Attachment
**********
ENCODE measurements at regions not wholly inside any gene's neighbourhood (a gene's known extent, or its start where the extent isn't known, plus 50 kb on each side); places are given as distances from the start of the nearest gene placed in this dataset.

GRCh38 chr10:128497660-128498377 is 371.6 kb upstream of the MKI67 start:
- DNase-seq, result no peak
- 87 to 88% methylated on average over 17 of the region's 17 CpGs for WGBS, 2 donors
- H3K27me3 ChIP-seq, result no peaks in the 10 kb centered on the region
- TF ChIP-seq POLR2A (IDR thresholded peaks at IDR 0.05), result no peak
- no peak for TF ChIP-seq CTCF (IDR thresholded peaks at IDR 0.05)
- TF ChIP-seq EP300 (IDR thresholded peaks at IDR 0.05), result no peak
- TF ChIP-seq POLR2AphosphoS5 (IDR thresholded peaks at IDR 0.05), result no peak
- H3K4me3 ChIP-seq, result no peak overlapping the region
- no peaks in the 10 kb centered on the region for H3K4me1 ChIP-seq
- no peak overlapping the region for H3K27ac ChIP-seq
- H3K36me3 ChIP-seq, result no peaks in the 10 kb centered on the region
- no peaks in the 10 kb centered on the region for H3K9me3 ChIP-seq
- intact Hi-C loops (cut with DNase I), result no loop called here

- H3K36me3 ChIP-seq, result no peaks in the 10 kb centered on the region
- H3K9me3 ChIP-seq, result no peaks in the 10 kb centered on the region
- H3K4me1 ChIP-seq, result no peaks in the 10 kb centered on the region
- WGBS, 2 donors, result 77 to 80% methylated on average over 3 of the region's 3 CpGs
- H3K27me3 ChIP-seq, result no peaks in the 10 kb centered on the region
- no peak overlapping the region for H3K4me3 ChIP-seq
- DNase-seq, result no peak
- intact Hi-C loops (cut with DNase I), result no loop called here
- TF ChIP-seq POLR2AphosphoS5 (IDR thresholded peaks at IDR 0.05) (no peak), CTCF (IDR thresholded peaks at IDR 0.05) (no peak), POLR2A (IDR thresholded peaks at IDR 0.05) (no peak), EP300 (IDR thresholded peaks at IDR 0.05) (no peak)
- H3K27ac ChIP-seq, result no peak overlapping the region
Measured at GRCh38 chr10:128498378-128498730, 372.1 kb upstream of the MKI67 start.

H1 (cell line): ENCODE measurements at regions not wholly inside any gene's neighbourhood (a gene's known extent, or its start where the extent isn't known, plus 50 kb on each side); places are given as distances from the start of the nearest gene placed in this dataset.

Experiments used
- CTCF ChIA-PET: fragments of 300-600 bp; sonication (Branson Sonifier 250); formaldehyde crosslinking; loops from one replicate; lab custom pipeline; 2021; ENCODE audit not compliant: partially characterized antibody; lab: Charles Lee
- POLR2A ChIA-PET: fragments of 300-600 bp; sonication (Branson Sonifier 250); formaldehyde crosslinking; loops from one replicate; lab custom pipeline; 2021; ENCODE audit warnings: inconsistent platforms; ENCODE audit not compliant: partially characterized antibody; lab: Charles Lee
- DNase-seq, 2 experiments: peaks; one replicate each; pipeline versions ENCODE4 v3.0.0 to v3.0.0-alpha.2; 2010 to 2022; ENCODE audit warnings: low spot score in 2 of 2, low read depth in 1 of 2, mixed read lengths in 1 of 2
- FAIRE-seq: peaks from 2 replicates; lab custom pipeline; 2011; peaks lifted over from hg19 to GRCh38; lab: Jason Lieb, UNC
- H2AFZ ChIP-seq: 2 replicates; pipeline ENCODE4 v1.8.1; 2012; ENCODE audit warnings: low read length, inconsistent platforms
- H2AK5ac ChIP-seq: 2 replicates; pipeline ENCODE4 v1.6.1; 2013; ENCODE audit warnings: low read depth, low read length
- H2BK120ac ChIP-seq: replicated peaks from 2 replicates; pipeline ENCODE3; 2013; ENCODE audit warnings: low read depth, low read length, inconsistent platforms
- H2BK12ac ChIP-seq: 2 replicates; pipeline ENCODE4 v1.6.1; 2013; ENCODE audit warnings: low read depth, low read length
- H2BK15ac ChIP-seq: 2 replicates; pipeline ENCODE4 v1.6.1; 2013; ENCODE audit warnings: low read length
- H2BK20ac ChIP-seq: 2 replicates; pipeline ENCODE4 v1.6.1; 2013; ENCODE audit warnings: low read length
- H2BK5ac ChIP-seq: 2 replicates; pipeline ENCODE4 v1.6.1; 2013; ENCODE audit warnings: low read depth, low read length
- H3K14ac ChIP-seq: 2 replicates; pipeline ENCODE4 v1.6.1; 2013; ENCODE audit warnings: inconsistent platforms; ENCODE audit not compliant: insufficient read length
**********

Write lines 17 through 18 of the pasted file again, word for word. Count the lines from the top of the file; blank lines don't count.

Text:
- H3K9me3 ChIP-seq, result no peaks in the 10 kb centered on the region
- H3K4me1 ChIP-seq, result no peaks in the 10 kb centered on the region